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Col. JK Bajaj first Indian to conquer South Pole

Col. JK Bajaj first Indian to conquer South Pole on 17 January 1989. Col. Jatinder Kumar Bajaj, is a mechanical engineer and experienced mountaineer was the first Indian and the first Asian to reach the South Pole on 17 January in the year 1989. JK Bajaj was the first Indian to conquer South Pole.

Col. JK Bajaj first Indian to conquer South Pole
Col. JK Bajaj first Indian to conquer South Pole

Bajaj’s accomplishment was more an outcome of confidence than the target and was the conclusion of a chain of situations that started in 1984. Bajaj was requested to attend a small Indian experimental team to examine the region encompassing Dakshin Gangotri, the Indian station at Antarctica, and to move navigation on a route, contact, and logistic pieces of knowledge for an Indian voyage to the South Pole in the year 1984. The recommended excursion was delayed, but Col. Bajaj was habituated by Antarctica and the incomplete responsibility of leading the team to the South Pole.

India has previously arrived in Antarctica and had the revelation to move further south. At the floor of the Earth to be Particular! Col. JK Bajaj was single-minded about to complete this incomplete execution and did the most useful he could and when the moment came he embraced it with both hands without a to miss.

In the year 1984 Bajaj was invited to show the way to a small company to examine the area encompassing Dakshin Gangotri which was an Indian station in Antarctica. The purpose of the study was to begin navigational, intelligence, and logistic considerations for an Indian voyage to the South Pole the next year. Though the calling was dangerous, Bajaj was regardless strong-minded to reach the South Pole.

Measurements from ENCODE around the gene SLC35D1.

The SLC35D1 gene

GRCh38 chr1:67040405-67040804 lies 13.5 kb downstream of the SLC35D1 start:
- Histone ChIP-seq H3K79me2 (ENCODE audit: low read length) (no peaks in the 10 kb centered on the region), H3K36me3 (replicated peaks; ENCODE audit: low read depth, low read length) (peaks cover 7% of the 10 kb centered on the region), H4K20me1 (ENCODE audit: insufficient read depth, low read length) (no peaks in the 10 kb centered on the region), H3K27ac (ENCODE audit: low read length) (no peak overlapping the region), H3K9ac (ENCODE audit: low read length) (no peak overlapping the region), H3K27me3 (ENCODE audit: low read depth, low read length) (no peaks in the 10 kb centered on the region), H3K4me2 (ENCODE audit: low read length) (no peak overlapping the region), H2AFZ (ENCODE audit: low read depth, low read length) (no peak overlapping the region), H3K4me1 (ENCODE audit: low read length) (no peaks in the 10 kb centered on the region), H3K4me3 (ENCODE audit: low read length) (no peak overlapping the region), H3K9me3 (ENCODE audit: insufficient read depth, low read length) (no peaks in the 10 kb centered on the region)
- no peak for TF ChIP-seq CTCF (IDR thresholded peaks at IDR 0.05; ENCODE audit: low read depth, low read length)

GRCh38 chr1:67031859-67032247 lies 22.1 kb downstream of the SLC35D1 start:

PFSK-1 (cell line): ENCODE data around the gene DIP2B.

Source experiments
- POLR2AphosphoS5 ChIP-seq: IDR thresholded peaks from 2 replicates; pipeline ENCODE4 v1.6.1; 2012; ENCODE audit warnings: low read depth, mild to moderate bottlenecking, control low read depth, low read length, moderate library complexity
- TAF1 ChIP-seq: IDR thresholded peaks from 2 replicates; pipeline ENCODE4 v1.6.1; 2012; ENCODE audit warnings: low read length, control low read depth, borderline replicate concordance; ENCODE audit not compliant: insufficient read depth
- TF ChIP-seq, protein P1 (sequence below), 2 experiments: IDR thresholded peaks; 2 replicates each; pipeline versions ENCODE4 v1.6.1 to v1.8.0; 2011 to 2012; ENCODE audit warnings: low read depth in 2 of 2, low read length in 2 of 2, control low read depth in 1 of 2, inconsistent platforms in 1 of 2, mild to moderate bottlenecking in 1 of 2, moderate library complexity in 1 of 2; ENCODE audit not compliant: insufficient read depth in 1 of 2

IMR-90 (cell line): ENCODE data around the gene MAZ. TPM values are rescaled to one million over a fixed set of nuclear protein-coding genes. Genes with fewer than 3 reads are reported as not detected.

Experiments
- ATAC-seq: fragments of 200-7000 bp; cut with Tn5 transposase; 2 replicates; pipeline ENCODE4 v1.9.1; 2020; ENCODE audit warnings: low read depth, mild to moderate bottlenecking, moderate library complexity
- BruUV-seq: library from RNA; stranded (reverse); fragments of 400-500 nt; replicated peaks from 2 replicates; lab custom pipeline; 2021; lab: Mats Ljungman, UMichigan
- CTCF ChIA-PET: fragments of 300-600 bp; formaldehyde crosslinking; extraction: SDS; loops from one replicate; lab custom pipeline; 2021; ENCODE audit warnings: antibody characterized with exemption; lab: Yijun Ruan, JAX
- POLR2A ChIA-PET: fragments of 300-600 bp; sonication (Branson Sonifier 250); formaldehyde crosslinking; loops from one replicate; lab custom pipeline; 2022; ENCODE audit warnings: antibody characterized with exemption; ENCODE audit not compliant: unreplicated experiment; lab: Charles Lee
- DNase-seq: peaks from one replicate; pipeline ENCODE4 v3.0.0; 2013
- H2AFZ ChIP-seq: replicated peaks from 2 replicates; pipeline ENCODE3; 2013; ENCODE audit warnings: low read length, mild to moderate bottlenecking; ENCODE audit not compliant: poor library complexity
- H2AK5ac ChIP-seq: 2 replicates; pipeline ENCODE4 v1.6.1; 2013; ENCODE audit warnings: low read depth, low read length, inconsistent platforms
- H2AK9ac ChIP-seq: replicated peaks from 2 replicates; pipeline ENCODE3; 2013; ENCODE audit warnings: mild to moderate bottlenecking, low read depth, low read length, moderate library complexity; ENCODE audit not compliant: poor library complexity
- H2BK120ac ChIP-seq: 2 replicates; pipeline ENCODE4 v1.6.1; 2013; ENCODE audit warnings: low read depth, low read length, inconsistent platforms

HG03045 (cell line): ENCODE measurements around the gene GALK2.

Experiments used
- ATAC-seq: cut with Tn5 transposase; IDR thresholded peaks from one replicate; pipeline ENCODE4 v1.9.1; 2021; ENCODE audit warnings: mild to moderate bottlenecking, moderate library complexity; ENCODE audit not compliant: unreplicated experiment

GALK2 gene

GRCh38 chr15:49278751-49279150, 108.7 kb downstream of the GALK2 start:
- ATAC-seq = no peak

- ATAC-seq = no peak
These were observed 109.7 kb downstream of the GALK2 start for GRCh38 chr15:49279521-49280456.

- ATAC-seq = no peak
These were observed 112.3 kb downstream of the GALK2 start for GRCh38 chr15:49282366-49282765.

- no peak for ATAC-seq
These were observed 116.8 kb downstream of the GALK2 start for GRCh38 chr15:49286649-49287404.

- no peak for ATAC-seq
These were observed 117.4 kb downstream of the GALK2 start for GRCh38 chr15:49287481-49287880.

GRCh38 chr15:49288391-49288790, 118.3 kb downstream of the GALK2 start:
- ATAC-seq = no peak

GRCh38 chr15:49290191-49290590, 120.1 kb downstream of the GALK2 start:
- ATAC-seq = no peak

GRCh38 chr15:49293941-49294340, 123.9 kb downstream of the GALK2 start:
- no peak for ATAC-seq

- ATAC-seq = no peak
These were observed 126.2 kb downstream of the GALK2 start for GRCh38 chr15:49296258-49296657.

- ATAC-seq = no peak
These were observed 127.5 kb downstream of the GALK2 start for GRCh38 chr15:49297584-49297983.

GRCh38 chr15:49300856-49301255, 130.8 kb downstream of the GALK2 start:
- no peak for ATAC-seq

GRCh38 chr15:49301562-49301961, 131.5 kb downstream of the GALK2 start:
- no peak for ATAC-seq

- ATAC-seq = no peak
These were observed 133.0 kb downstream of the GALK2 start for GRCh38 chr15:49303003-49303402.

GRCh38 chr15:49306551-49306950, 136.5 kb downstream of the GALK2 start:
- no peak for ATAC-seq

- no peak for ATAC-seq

Colonel J.K. Bajaj was the first Indian and first Asian to arrive at the South Pole at a 0-degree latitude in Antarctica. Bajaj, was the Principal of the Nehru Institute of Mountaineering, in Uttarkashi. Which was substantially below the Indian Antarctica location at Dakshin Gangotri. He was a part of the 11-member global excursion which skied over 1,200 km in 50 days in deprived of sensation temperatures.

In 1986 Bajaj attended the British Antarctic Research Centre in Cambridge, United Kingdom, where a possible meeting with Mr. Leo LeBon, President of Mountain Travel, United States of America brought the chance he had been expecting for. LeBon announced his proposals for a universal ski excursion to the South Pole throughout the austral summertime of 1988-89.

Col. Jatinder Kumar Bajaj has been awarded the President’s Gallantry Award, Indian Sena Medal, and Vishist Sewa Medal.